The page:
California’s Bail Reform Backlash
Over the past few weeks, numerous civil rights organizations, and justice groups have withdrawn their support for SB10. Even a co-sponsor of nearly two years, Essie Justice Group, has withdrawn support over concerns of recent changes to the bill. SB10 has since been signed and passed into California law. Concerns over the bill have led a coalition to file a referendum. The referendum would require the collection of 365,880 signatures in the next 90 days. If successful, the measure would be put to the voters in November 2020. Read more about this effort in our previous blog: Coalition Launches Referendum Drive to Protect Public Safety and Ensure Fairness in Bail System by Giving Voters Final Say on the Reckless SB10 Bail Scheme.
Leading Opposition to Bail Reform Question Risk Assessment Tools
Opponents of SB10 are united against the use of Risk Assessment Tools to determine pretrial release eligibility. Heavy reliance on these tools require the use of biased data that perpetuates the inequalities in our criminal justice system. These tools often rely on data that is based on factors that are inherently discriminatory in our criminal justice system such as race, gender and socio-economic status. The fear is that more people, not less, will be incarcerated pre-trial without eligibility for release. The recent changes to SB10 removed the safeguards that were in place to protect against sole reliance on inherently discriminatory data in pretrial risk assessment tools. Reliance on arrest data creates an unfair bias against minorities as minorities are significantly more likely to be searched and more likely to be arrested according to a recent study by Stanford.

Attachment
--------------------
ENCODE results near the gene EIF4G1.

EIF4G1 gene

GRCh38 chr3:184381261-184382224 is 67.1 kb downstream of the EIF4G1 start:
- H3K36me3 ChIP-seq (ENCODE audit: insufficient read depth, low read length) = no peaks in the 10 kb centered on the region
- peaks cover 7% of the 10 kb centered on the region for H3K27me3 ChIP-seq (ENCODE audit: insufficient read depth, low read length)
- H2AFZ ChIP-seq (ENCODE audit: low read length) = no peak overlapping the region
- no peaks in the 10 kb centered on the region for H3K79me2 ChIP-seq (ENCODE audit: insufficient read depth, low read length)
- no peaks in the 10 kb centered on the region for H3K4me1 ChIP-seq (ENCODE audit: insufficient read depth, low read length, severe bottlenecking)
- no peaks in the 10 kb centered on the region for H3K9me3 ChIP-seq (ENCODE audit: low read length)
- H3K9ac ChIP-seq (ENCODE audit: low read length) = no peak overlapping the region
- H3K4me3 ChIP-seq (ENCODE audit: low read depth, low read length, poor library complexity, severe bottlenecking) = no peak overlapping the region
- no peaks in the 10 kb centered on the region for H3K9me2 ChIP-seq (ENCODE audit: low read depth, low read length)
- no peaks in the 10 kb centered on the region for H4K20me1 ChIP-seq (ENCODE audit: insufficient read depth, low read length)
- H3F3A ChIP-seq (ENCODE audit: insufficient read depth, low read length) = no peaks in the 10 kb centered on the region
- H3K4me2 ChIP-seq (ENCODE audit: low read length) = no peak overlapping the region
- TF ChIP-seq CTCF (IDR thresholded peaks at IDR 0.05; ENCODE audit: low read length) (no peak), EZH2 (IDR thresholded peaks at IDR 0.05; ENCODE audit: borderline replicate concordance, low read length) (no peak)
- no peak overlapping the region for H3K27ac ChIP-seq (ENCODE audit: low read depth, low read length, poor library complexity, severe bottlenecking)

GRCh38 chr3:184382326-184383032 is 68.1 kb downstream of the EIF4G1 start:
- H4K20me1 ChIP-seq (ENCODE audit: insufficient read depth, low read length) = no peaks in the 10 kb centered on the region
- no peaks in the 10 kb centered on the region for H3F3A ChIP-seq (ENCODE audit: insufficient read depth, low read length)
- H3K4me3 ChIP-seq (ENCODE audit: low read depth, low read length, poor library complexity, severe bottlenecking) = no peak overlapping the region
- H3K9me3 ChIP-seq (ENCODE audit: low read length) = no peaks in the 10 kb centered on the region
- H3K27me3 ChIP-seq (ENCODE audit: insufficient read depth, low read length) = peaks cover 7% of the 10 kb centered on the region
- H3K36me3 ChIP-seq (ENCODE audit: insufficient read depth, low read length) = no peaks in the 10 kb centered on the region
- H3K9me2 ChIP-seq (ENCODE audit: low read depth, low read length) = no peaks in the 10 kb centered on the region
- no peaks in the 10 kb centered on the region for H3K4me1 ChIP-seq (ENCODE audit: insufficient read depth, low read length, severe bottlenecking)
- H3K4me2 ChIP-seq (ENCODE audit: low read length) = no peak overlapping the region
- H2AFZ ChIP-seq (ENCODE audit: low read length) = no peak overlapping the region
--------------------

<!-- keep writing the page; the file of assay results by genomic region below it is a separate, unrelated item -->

The algorithm-based pretrial risk assessment systems have raised questions across the question about their ability to determine whether someone will appear at court. Many have called for policy reforms prior to implementing the use of these systems. Some wonder whether reliance on technology for this important of a decision is the right path to determine whether someone should be released pretrial. Technology is far from perfect, reliance on imperfect technology could be disastrous. The potential for risk-based algorithms to exacerbate longstanding inequities in pretrial detention is high and has caused many to call for the elimination of reliance on these tools.